The product’s brand name is Evzio, and information on its safe use is available by clicking this hyperlink.

This approval is the culmination of concerted efforts at FDA and throughout the Department of Health and Human Services (HHS) to spur research into alternative forms of naloxone and to expand its availability. On April 12, 2012, FDA co-sponsored a meeting that highlighted the impact of community-based naloxone distribution programs and explained to sponsors the path to FDA approval.

FDA Working on Other Fronts to Combat Opioid Misuse and Abuse

FDA has a responsibility to demand the best science and data to uphold its high standards to ensure a proper benefit/risk profile for drugs that treat pain. We also foster discussion and research that leads to a better understanding of pain and pain drugs. Because we are concerned about the public health issue, the agency has taken a number of actions to help reduce the devastating consequences of opioid misuse, abuse, and fatal overdoses. We are targeting key drivers of the problem with efforts that include:

  • Changing the labeling of certain opioids to help improve their safe use.
  • Requiring that manufacturers conduct studies of the safety of long-term use of certain prescription opioids.
  • Requiring that manufacturers  of certain opioids make training available to practitioners (physicians, dentists and others authorized to prescribe opioids) on responsible prescribing practices and assessing and addressing signs of abuse and/or dependence.
  • Strengthening our surveillance efforts to actively monitor the changing nature of prescription opioid abuse and identify emerging issues.
  • Working with the Drug Enforcement Administration on opioid controls.
  • Encouraging the development of new forms of opioids that are resistant to abuse.
  • Supporting the development of new pain treatments, especially non-addictive treatments.

While FDA plays an important role in mitigating the risks of addiction, abuse and misuse of prescription opioids, we cannot fix the problem alone. A comprehensive approach must be taken by federal and state governments, public health officials, opioid prescribers, addiction experts, researchers, industry, patient organizations, and others. That is why FDA is working closely with our HHS counterparts, including CDC, NIDA, SAMHSA, and throughout the US government.

There’s much work to be done, but today’s approval of the opioid auto-injector could save thousands of lives. FDA will continue to work to prevent the consequences of misuse and abuse of opioids, including preventing fatal overdoses.

Douglas C. Throckmorton, M.D., is Deputy Center Director for Regulatory Programs in FDA’s Center for Drug Evaluation and Research

FDA Is Seeking Ideas for a “New and Improved” Process for Regulating OTC Drugs under the OTC Drug Review

By: Janet Woodcock, M.D.

When it comes to drug approval in the United States, the focus of discussion often revolves around FDA’s efforts to approve new prescription drugs. But it’s important to remember that we also regulate over-the-counter (OTC) products, including many different drugs such as pain relievers, antacids, and cough and cold medicines.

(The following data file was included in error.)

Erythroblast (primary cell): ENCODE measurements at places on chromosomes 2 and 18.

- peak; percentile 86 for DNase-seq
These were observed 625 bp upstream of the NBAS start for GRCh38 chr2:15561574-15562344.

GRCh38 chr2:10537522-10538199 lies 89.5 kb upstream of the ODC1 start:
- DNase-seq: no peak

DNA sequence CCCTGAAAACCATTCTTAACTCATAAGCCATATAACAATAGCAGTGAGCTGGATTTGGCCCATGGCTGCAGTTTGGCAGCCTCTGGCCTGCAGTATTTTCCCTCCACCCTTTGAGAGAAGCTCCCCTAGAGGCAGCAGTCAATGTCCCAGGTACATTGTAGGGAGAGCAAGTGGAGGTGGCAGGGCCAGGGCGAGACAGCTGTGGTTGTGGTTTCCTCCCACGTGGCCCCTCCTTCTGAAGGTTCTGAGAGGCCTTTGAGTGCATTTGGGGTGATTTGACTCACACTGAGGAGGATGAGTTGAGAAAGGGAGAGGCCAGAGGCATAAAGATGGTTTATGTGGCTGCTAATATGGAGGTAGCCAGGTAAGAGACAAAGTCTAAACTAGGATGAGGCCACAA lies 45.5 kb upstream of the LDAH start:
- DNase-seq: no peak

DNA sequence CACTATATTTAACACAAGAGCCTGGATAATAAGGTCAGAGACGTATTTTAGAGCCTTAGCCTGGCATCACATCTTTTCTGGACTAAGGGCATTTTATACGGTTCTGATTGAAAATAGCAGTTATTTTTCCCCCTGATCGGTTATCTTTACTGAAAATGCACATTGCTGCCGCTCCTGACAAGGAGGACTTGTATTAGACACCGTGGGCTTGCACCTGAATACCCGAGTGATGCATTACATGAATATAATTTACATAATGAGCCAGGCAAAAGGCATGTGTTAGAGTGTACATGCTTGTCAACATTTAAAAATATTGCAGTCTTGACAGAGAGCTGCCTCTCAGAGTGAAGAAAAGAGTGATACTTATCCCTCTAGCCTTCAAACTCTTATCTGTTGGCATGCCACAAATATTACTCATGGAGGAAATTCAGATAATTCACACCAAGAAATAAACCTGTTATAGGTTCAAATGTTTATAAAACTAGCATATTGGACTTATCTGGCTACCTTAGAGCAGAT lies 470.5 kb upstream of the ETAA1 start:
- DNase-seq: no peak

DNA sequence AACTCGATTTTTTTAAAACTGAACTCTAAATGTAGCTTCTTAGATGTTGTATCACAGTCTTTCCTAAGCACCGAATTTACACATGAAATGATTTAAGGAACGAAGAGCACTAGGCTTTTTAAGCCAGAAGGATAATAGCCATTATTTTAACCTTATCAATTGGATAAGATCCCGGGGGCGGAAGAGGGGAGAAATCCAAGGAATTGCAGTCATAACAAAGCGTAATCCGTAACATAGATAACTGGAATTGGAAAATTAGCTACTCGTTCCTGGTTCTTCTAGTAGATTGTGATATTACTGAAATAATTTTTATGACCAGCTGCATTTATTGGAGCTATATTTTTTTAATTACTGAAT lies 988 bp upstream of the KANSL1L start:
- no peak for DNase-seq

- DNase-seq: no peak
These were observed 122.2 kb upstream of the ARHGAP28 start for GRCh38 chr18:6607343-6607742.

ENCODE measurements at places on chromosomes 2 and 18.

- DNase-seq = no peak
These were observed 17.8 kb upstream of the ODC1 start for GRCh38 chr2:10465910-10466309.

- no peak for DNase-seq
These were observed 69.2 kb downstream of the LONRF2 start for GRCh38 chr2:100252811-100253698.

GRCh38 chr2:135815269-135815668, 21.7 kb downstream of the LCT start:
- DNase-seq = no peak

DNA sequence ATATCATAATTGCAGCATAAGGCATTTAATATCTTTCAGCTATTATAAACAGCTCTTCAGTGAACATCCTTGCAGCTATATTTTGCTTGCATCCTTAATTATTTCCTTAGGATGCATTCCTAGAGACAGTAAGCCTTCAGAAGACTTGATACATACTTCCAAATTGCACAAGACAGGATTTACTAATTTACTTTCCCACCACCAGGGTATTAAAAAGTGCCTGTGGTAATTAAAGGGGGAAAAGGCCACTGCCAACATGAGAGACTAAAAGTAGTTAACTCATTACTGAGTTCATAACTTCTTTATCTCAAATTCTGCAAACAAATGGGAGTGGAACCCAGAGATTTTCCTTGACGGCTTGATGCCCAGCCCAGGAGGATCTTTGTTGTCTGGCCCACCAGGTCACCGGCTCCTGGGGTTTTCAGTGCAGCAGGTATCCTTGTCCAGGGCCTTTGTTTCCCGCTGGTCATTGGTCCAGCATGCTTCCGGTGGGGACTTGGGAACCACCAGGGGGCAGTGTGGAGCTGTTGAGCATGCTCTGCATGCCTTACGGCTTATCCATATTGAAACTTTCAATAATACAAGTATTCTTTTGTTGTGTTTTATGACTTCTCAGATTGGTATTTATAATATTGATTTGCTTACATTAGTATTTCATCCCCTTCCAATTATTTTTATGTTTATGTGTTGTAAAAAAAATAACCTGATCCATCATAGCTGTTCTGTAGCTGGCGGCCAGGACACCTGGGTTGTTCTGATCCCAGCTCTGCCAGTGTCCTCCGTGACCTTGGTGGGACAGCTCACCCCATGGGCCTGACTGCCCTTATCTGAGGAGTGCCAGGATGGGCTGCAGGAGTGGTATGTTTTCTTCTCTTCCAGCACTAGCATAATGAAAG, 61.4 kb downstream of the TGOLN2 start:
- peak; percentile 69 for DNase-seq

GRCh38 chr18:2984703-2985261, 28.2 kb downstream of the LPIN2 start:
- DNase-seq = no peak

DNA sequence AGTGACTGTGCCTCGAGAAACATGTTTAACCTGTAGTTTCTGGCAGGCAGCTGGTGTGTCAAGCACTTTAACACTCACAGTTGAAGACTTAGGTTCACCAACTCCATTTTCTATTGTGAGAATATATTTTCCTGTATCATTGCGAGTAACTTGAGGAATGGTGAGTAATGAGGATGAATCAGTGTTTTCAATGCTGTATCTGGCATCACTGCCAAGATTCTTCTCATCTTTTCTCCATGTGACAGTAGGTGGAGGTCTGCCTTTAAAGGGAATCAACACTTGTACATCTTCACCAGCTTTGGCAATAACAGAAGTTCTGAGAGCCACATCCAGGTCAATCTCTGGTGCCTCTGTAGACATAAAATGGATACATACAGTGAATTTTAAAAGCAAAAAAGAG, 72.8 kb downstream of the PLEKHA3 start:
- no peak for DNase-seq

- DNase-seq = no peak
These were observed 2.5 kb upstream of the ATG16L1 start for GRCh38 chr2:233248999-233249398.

Janet WoodcockSome OTC drugs go through the same approval process used for new prescription drugs. We use a different process known as the OTC drug review or OTC monograph process, however, to evaluate the safety and effectiveness of many other OTC drug products. Frankly, that process is outdated and does not work as quickly as FDA would like. Last week we held a two-day public meeting to gather ideas from consumers, patients, health care professionals, and the companies that manufacture OTC drugs about how we can improve the OTC drug review process.

More than 300,000 OTC drug products regulated under the OTC drug review are on the market. Each is made by following an OTC drug “monograph.” A monograph provides, in part, the necessary information for the kinds and amounts of the active ingredients, their permitted uses and what manufacturers are required to include in the written consumer information listed in the Drug Facts panel on the label. FDA does not require products that meet these requirements to obtain FDA approval before being marketed to consumers.

Some of these monographs are more than 40 years old and many need to be updated. The current process involves rulemaking, and it is slow and cumbersome. For example, the rulemaking process doesn’t allow FDA to quickly require changes to OTC drugs, or to require new warnings or other label changes to products when safety concerns arise. In addition, science is advancing quickly, and new ingredients have been developed that aren’t included in the monographs.

So our public meeting to discuss ways to make a “new and improved” version of our OTC drug review was well-timed. We heard a variety of different thoughts about how we might be able to move forward. We also heard that even though we need to improve some areas of the process, some stakeholders feel that things work and should not be changed. The meeting is over, but we still want your input. Those who could not attend can offer suggestions to our Docket No. FDA–2014–N–0202 until May 12, 2014.

We’ll consider all of this valuable feedback as we move forward. And as always, we are committed to ensuring the public has access to safe and effective drugs, both prescription and over-the-counter.

Janet Woodcock, M.D., is the Director of FDA’s Center for Drug Evaluation and Research

FDA Wants Your Perspective on Clinical Trial Demographic Data

By: Jonca Bull, M.D.

When designing clinical trials, it is essential to test the safety and effectiveness of medical products in the people they are meant to treat. Although FDA’s policies, guidances, and regulations reflect decades of agency efforts to foster the participation of diverse patient populations in clinical trials, more work is required.